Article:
Jan. 17 (Bloomberg) -- Gold may advance for the first time in three days as Greece’s ratings downgrade raised concern that the European sovereign-debt crisis will linger, boosting demand for the metal as an alternative asset.
Spot bullion gained as much as 0.3 percent to $1,365.95 an ounce and traded little changed at $1,362.32 an ounce at 4:38 p.m. in Seoul. The price dropped 0.6 percent last week, the second straight weekly decline. The February-delivery contract in New York was little changed at $1,361.40 an ounce.
“The Greece downgrade is helping gold,” said Hwang Il Doo, a senior trader at Korea Exchange Bank Futures Co. in Seoul. “Uncertainties around the region are boosting the metal, helping it emerge from weakness since the start of the year.”
Greece on Jan. 14 had its credit rating cut to junk by Fitch Ratings, following similar downgrades at Moody’s Investors Service and Standard & Poor’s. European finance ministers meet this week to discuss the crisis.
Gold gained 30 percent last year, advancing to a record $1,431.25 an ounce, as the European Central Bank and the International Monetary Fund bailed out Greece and Ireland.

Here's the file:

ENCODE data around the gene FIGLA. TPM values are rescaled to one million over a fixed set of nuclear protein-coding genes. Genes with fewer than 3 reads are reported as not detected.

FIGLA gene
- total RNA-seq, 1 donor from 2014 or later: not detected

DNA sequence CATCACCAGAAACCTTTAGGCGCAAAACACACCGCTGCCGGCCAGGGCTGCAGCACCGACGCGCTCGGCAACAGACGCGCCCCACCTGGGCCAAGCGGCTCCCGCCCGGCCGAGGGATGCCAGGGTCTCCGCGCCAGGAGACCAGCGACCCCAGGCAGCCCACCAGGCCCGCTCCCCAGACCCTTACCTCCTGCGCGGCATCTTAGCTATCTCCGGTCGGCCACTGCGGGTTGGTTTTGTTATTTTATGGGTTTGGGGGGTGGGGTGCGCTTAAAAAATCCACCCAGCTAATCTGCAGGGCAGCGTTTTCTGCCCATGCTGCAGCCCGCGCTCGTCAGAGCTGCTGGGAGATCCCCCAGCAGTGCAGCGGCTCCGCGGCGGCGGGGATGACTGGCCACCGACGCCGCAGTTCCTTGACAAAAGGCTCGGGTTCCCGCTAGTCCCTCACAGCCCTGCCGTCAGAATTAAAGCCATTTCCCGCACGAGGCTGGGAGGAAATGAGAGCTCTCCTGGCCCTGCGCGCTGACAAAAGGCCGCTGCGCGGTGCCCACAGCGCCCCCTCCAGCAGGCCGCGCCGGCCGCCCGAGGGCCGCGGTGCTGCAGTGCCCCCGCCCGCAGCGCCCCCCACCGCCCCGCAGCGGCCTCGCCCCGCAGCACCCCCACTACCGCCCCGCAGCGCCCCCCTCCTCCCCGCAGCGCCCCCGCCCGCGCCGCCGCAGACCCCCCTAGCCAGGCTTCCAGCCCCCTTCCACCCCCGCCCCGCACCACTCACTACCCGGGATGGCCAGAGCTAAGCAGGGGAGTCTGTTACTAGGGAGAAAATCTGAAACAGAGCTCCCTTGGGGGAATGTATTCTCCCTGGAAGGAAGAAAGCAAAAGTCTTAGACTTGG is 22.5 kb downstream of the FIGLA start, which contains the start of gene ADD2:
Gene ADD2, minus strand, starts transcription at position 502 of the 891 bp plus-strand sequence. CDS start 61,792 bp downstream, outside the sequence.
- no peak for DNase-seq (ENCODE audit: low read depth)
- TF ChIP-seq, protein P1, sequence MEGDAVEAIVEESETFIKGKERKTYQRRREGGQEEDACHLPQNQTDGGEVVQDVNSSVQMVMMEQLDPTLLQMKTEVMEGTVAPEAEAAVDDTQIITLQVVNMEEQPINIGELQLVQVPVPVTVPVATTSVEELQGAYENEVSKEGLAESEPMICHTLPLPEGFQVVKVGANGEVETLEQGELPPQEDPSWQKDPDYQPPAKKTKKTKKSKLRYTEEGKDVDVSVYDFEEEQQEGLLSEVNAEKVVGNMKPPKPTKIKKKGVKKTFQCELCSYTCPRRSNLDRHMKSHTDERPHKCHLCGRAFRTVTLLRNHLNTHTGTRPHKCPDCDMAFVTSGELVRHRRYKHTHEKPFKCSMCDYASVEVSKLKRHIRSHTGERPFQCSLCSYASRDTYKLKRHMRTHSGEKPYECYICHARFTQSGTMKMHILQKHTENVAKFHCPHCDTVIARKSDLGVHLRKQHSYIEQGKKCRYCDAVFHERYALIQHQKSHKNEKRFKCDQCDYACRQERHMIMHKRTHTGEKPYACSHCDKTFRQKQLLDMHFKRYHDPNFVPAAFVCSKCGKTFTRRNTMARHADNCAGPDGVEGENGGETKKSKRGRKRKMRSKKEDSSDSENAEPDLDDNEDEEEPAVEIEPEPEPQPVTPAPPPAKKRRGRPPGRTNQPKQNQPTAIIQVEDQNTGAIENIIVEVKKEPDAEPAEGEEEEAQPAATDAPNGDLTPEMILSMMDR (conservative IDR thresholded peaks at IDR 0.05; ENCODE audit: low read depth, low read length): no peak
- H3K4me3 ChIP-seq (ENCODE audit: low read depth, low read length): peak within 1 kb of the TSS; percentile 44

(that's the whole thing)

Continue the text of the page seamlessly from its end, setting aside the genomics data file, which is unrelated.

Bullion is likely to reach $1,500 per ounce in the first quarter and may then retreat if the market expects central banks to end quantitative easing, according to Dong Tao, economist at Credit Suisse Group AG. Prices may climb to more than $2,000 in the next five to 10 years as inflation enters a new era, he said on Jan. 15.
Gold demand in India, the biggest consumer, is “very good” as high prices fail to deter buyers, according to Rajesh Exports Ltd., the nation’s largest jewelry maker and exporter.
Dennis Gartman, an economist and the editor of the Suffolk, Virginia-based Gartman Letter, said gold was “toppy” and advised clients to reduce their positions by half. Last week, he recommended cutting holdings of gold and silver by a third.
Gold assets in exchange-traded products dropped 6.5 metric tons to 2,077.81 tons as of Jan. 14, the lowest level since Sept. 15, according to data compiled by Bloomberg from 10 providers. Silver holdings were unchanged at 14,943.60 tons as of Jan. 14, data from four providers show.
Silver for immediate delivery lost 0.6 percent to $28.31 an ounce, reversing an earlier gain of as much as 0.7 percent. The metal dropped 0.7 percent last week.
Cash platinum gained 0.2 percent to $1,815.50 an ounce after rising 4.6 percent last week. Immediate-delivery palladium dropped 0.4 percent lower at $793.50 an ounce after jumping 6 percent last week.
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